An offender with two existing strikes on his or her record would be sentenced to 25-years-to-life when convicted of any third felony - this third felony could be any felony offense including theft.

Zimring's report suggests that these tough statutes have had no measurable impact on crime in California.

Before Three Strikes went into effect, individuals with one or two strikes on their record were responsible for 13.9 percent of all adult felony arrests in Los Angeles, San Diego and San Francisco, the three cities studied. After the law went into effect, that number changed only slightly, dropping to 12.8 percent of arrests, according to Zimring.

"The study's design was there to pick up even a little bit of deterrence," Zimring states in his report. "This was the most sensitive design, if there'd been a 2 percent change, we would have found it."

The report also found no spillover deterrent effect among felons who were not targets of the new law but may have refrained from new criminal acts out of a mistaken belief that the law would apply to them.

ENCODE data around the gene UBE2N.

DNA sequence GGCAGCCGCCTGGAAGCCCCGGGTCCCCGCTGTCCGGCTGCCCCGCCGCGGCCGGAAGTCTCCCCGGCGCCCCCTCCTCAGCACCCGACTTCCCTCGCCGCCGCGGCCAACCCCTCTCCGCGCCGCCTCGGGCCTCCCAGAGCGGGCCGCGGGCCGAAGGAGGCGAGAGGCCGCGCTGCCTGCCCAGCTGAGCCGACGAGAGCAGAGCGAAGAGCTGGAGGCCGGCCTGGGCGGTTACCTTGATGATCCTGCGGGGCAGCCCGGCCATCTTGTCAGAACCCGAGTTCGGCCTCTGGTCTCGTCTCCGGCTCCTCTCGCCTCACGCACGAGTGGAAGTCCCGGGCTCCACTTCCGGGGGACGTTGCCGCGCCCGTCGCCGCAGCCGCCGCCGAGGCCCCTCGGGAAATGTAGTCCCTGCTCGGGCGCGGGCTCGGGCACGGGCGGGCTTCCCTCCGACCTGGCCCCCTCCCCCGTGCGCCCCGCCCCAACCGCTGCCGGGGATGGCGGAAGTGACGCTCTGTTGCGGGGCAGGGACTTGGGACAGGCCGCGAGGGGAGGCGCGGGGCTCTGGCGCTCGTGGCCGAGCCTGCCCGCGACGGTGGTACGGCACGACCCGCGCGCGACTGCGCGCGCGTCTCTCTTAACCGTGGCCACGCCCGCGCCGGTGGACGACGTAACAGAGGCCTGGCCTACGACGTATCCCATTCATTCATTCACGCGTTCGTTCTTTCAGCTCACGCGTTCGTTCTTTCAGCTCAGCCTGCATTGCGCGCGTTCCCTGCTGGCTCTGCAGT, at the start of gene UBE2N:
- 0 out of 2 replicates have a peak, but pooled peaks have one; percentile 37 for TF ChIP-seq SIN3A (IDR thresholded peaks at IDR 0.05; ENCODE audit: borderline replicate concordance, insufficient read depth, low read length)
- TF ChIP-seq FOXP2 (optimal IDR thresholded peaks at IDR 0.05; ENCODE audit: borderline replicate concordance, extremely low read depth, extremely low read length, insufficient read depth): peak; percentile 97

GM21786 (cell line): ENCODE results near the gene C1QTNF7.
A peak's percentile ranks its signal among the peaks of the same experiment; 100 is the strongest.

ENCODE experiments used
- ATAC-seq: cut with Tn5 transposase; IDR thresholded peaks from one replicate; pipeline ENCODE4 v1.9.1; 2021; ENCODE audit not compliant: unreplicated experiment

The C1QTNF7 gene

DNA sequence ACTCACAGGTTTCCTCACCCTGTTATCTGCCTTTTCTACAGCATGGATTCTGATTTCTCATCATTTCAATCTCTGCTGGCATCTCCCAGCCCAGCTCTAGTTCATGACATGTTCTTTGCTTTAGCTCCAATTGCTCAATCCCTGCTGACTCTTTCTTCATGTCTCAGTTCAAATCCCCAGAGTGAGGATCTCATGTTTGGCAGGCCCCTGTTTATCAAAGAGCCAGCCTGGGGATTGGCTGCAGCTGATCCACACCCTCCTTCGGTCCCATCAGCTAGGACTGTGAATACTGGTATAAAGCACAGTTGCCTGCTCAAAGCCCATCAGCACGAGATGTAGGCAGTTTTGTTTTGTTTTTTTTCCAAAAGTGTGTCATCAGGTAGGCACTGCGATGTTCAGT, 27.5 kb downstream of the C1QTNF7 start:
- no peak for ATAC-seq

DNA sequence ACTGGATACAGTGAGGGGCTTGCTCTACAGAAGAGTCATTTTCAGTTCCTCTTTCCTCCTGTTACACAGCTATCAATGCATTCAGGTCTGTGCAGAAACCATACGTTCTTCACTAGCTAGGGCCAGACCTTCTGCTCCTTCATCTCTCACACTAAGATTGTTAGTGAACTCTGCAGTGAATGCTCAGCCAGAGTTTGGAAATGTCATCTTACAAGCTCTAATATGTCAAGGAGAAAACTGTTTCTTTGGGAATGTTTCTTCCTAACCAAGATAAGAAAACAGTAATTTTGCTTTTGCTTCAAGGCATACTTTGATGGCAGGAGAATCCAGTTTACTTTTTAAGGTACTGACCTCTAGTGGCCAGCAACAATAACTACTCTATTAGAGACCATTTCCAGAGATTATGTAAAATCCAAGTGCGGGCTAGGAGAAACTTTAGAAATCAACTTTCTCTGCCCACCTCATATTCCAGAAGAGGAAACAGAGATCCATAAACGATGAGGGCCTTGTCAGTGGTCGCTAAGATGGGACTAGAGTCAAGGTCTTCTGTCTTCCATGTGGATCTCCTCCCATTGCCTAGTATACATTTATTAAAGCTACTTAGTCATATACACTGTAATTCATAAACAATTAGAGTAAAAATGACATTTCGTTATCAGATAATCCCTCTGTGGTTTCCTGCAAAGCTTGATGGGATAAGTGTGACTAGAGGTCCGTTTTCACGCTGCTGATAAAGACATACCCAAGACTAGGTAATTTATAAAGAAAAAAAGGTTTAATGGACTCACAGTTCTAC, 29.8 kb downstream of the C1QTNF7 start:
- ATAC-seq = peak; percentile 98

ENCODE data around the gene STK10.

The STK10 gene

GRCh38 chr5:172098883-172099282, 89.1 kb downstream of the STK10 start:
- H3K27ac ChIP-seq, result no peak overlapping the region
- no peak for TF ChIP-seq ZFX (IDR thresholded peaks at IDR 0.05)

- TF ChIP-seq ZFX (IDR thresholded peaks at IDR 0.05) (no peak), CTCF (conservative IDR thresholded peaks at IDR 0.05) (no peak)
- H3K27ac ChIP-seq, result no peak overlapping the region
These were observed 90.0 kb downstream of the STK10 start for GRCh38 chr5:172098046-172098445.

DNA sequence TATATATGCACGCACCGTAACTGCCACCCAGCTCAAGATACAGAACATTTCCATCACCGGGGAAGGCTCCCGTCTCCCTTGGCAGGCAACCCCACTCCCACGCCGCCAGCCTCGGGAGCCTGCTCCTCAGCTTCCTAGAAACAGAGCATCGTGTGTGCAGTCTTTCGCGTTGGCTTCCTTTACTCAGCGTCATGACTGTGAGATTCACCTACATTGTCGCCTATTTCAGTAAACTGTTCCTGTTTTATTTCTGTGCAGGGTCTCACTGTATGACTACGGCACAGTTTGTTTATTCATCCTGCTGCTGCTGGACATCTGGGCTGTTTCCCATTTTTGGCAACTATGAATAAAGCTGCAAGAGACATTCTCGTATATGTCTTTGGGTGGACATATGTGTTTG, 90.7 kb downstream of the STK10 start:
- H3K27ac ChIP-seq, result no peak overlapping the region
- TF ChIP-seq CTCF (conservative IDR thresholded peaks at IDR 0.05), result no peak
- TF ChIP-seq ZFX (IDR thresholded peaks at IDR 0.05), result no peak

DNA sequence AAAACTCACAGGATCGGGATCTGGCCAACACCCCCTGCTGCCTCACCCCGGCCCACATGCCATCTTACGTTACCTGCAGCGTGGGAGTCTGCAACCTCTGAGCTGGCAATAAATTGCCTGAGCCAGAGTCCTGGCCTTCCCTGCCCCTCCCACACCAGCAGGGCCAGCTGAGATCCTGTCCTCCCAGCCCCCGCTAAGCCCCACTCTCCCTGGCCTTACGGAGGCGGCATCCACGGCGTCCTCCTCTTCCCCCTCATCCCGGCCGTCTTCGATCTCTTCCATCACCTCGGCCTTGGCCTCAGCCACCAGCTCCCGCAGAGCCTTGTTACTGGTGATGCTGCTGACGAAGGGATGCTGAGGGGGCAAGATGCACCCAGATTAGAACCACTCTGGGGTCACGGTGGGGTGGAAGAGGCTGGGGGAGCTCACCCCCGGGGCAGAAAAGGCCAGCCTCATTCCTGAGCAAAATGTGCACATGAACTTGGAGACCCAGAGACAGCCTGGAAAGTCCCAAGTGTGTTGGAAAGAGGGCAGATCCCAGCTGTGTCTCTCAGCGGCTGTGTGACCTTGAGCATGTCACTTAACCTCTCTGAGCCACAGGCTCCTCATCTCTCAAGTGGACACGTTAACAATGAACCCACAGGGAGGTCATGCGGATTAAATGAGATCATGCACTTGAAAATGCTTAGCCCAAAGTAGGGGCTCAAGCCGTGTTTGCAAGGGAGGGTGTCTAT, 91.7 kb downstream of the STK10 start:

Before Three Strikes, 44.8 percent of all felony arrests involved suspects with any kind of felony conviction on their record - property crimes or more serious and violent offenses. After Three Strikes, that proportion remained essentially the same, 45.4 percent.

Zimring authored the report with Sam Kamin, an assistant professor of law at the University of Denver; and Gordon Hawkins, a senior fellow at UC Berkeley School of Law (Boalt Hall) and director emeritus of the Institute of Criminology at the University of Sydney.

They studied felony arrests in the three cities both before and after the Three Strikes law went into effect. They viewed 3,500 case samples - all involving individuals arrested in the three cities during the same month from 1993 to 1995.

Among the team's key findings:

· Under the best circumstances possible, Three Strikes could deter no more than one in 10

California felons from committing new crimes.

Among all suspects arrested for felony crimes, only 10.6 percent of them had at least one strike on their criminal record: 7.3 percent of them were eligible for prosecution as second strike defendants, 3.3 percent were eligible as third strikers.

· Criminals with one or two strikes on their record have no more of a tendency to be arrested for serious or violent felonies than other criminals.